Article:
By the way, research shows that therapists behave in their own relationships pretty much the same way that you do. In disagreements with their spouses, they fail just as much as you in trying to use the “communication-validation” techniques they make you do in their offices. They find it as tough as you and your husband do to put on the brakes when their own emotions and instinct to blame are going full throttle. After all, how is Mr. Hyde supposed to remember what Dr. Jeckyl learned in marriage counseling? more…


One Response to “Does Marriage Counseling Make Emotional Abuse Worse?”

  1. Mil Says:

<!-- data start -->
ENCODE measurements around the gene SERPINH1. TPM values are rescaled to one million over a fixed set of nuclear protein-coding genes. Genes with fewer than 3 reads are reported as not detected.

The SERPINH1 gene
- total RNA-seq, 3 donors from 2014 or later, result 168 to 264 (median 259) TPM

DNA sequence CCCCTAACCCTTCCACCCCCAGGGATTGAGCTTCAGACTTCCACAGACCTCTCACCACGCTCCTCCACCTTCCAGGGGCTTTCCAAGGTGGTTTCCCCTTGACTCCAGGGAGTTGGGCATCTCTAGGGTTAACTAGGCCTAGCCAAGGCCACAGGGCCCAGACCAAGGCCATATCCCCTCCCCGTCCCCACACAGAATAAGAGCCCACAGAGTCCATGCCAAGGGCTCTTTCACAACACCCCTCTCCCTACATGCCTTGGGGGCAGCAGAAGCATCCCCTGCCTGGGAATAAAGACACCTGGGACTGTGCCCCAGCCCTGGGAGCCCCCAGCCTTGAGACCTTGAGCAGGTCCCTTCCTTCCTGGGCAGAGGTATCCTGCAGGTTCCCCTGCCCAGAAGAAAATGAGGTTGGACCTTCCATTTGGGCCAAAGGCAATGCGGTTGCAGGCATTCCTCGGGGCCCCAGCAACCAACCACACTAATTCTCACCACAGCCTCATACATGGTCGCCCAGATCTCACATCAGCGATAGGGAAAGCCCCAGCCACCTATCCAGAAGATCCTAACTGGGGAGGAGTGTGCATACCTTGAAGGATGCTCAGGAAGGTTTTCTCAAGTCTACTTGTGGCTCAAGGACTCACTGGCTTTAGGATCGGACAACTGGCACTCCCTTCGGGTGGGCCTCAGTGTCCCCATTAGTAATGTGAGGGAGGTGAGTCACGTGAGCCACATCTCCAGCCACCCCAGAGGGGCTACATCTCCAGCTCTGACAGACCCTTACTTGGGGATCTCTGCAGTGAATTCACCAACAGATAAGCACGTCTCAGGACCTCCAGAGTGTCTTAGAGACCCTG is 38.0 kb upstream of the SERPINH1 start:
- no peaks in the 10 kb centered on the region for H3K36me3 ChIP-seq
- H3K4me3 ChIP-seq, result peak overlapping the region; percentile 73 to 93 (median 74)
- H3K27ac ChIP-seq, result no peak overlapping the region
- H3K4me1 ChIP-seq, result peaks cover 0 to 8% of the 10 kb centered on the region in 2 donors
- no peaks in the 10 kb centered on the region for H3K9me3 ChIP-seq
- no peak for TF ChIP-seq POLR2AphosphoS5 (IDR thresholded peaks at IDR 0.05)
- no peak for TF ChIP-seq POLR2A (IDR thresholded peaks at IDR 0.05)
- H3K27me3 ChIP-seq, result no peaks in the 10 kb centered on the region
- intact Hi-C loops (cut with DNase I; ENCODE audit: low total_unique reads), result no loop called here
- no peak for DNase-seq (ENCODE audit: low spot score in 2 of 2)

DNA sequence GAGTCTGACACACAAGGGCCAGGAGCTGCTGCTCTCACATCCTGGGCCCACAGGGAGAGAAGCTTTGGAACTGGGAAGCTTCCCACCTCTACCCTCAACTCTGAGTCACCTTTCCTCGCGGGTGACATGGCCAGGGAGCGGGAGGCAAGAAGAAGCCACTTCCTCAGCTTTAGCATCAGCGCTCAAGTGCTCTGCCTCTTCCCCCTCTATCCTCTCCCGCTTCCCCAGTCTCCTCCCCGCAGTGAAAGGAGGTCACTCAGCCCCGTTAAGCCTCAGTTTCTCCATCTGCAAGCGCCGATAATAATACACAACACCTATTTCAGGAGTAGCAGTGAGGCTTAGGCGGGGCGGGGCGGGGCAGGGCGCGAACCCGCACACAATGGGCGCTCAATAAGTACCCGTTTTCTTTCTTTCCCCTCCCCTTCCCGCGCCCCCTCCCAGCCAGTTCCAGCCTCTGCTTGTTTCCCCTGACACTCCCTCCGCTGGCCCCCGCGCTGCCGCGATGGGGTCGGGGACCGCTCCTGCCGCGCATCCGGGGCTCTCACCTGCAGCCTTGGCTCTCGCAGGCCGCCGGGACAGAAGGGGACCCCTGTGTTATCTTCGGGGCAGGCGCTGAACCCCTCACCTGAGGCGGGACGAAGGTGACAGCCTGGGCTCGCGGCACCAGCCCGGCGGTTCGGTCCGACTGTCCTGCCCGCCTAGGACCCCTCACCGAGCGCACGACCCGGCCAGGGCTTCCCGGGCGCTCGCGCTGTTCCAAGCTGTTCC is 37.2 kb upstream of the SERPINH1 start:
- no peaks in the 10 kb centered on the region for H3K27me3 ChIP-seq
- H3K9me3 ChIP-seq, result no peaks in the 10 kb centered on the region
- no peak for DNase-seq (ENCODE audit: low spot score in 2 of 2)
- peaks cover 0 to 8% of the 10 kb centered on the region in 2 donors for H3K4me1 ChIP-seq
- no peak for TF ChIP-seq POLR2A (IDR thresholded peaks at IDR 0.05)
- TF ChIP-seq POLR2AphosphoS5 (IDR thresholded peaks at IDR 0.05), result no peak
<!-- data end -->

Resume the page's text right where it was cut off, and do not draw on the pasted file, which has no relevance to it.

Why this article is correct. This went on over several sessions. My “boyfriend” and I have small children together and he is emotionally abusive. Hi ex-wife has harassed me. His mother has done very destructive things to me. They have even gotten my daughter kicked out of a volunteer program at 12 years old. He has been emotionally abusive for years, withholding affection, refusing to help with our children, drinking( for while living in my parent’s home and even though my parents took him and his children in by by his ex-wife when they had no where else to go and I helped him with those children amongst other things. He has also acted indifferently towards my eldest daughter by another man, a relationship I had left years earlier. He had no problem acting concerned and caring in front of the therapist. As long as I have known him (20 years-since we were teenagers) he has had general flat affect and sounds like Eeyore from Winnie-the-Pooh except when he is hostile. I thought perhaps I could get some relief from the therapist. I had even moved into transitional housing for abused women while pregnant. I told her my boyfriend doesn’t like to be disobeyed. She said that she didn’t like that, that those were strong words. Then my boyfriend said that I used strong words. After talking to him. She then went into a line of questioning that was insulting and overlooked other strong words that I quoted or ones she used about me or that he did. She asked me if I had children to spite him because he had told her he didn’t want children with me, that I “don’t listen to him” leaving out that he had gotten multiple women pregnant on multiple occasions prior to our relationship and that he not only gave me a difficult time about using protection when we were intimate, but that he did things to sabotage my birth control as well. He also refused to use protection with various women he had slept with I later discovered. Spite was the word the therapist used not him. I also told her he had referred to me on numerous occasions as a cunt, she had no response to that. I also told her his child(who actually love me and who were so young when their parents divorced they don’t remember them being married) by his ex-wife referred to me as a whore(which his ex-wife routinely calls me even though I had zero romantic or inappropriate involvement or interest when whey were together and she was the one who left him), she had no response to that. I also told her he had once pulled over the car, sneaked away, gotten high, hid it, and then drove us somewhere. She had no response to that even though he was driving under the influence. When describing a recent conflict over a very minor incident, he referred me to “dragging” the kids out, simply because he had not expected for me to have them when I met him for lunch. I described his brooding and not greeting our children which she overlooked. He admitted to his drinking and lied and said he never drank around the children. He is in a sober-living house because he got kicked out of his mother’s house after getting kicked out of my parent’s home. He lied and said he had never drank around his children.I told her he lies directly-like the not drinking around the kids, which she did not question him about, and by omission. She suggested that I “felt” he was lying. When I told her he had abandoned our children on various occasions, instead of asking if this was true, she asked me who else in my life abandoned me. She then asked who else does he act like and at that point it felt like an interrogation, and I had started crying and I told her my brother and she said he wasn’t my brother. I went onto describe a number of times where he tried to kick our children and myself out of the car, telling us to take the bus including when it was storming and she not only did not question him about this, she excused it, saying he was stressed-her words, not his. This was despite the fact that during one of these incidents he admitted that he changed his mind about picking me up because he knew what he had done was wrong. He was told that he has ptsd at the VA, which she never found out, because even though he told her had had been on the frontline in the infantry in Iraq, her questions were exacting with me and cursory with him. His father abandoned him, which she didn’t ask him about. I told her about a conflict we had in which I told him not to talk to me like I was one of his daughters and he said: “You need to be spoken to that way.” No response from her. She told him he was dealing with a traumatized person in tone that suggested she emphasized with him. I told her that he referred to my older daughter as a “bi***” and that she has “my weirdness”, and she glossed over that saying to both of us “Can we agree that hurtful things about the children aren’t ok.” I told her my older daughter when she was as young as ten even referred to him as acting indifferent to her-no response. He told he that I never had any accountability and she asked me if I get that from my cultural heritage, not asking if I felt this was true. She accepted everything he said at face value. I told her he pressured me into the relationship-no response. I told her that when I was in labor even though he had promised to be there and we weren’t arguing at the time, that he sent me a text when I had not texted him stating: “No I don’t want to be there for a baby I don’t want”. No response from her. He then went to Disneyland with his Mom(who hates me after I encouraged him to spend more time with his children by his ex-wife) and his ex-wife(who neglects their children together) and other children, when our baby was less than three weeks old and then refused to meet our baby until she was two months old, also ignoring at the time, my eldest daughter and our two year old together. In a drunken moment of clarity when our baby was a week old, he texted me saying he stayed in touch with me all these years because he loved me and that he treated me “so badly” when he was finally able to love me. I sat there and cried in front of the therapist and said “He knows he treated us badly(me and the children) and he just sat backed and enjoyed it. He also regularly denies what an angry person he is. So then he offered that he didn’t think that his actions warranted some of my responses, and so she felt it was appropriate to bring up how emotional I was the other week in the session. as if she knew what he was talking about. There were many incidents of abuse over the years, but I am just sharing what I shared with the therapist that she managed to overlook for whatever reason. Maybe this was in part due to her training in one specific area. After all, you wouldn’t go to a heart surgeon for a brain tumor. As troubling as this sounds. I expected the father of my children to lie and treat me badly but it shook me to the core to have a professional sit before my eyes and excuse his behavior and dismiss my concerns. I am not including everything she said, but in all the years I have felt devastated by this relationship, I think I felt worse than I ever had before. Not being able to recognize the signs of an abusive relationship, and failing to catch on his underlying need to control in his statements, left me feeling deeply disheartened. She held my emotions against me and labeled me as traumatized, not seeing that perhaps I am traumatized by this relationship. Don’t think he didn’t use these sessions against me. He certainly did. I told her that I had stayed in transitional housing for abused women. She asked me no questions about this.I think articles like yours are important because I don’t even think that some professionals realize the harm that they can do. She even made sure to ask me if he did anything write and to let me know that I needed to be there for his children that aren’t mine even though we all don’t live together. Would she say that had I told her he was punching me in the face everyday? I doubt it.